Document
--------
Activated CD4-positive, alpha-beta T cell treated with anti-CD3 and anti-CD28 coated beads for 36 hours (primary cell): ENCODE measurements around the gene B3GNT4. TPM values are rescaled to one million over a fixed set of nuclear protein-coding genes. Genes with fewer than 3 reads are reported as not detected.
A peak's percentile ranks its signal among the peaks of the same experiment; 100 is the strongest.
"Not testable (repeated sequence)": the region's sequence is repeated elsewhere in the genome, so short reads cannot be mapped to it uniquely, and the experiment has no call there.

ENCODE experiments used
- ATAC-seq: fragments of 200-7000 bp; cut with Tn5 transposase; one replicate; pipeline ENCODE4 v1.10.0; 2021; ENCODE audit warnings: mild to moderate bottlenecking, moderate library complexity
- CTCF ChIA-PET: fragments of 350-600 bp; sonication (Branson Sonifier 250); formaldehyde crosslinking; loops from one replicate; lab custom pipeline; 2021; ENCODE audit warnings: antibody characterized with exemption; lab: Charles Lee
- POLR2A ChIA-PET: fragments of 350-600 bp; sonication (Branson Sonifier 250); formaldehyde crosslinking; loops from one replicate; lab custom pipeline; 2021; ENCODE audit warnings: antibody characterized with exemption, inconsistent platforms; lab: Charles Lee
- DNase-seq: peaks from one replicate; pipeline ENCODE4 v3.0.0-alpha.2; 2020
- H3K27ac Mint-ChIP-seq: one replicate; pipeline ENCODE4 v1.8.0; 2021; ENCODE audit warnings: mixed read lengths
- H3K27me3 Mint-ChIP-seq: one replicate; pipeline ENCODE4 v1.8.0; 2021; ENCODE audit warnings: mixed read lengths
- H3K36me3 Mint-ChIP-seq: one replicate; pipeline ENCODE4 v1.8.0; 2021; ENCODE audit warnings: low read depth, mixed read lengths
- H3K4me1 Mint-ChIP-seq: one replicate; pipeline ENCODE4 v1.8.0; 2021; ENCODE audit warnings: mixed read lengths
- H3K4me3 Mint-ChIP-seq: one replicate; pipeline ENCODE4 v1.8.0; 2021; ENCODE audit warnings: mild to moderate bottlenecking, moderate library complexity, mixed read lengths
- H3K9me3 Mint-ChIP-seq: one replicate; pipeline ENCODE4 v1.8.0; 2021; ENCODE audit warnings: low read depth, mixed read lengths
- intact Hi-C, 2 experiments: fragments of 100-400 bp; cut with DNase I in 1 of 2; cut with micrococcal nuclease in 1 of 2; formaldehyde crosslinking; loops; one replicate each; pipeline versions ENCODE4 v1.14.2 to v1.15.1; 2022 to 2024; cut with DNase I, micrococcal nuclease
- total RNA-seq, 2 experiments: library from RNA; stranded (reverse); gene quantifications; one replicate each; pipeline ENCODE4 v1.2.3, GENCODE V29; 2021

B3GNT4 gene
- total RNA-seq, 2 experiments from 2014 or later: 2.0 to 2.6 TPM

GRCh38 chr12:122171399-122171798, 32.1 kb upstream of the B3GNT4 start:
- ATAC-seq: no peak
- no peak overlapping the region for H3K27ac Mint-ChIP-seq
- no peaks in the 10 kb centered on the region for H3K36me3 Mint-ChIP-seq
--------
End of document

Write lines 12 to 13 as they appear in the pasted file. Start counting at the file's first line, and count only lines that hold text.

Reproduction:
- H3K4me1 Mint-ChIP-seq: one replicate; pipeline ENCODE4 v1.8.0; 2021; ENCODE audit warnings: mixed read lengths
- H3K4me3 Mint-ChIP-seq: one replicate; pipeline ENCODE4 v1.8.0; 2021; ENCODE audit warnings: mild to moderate bottlenecking, moderate library complexity, mixed read lengths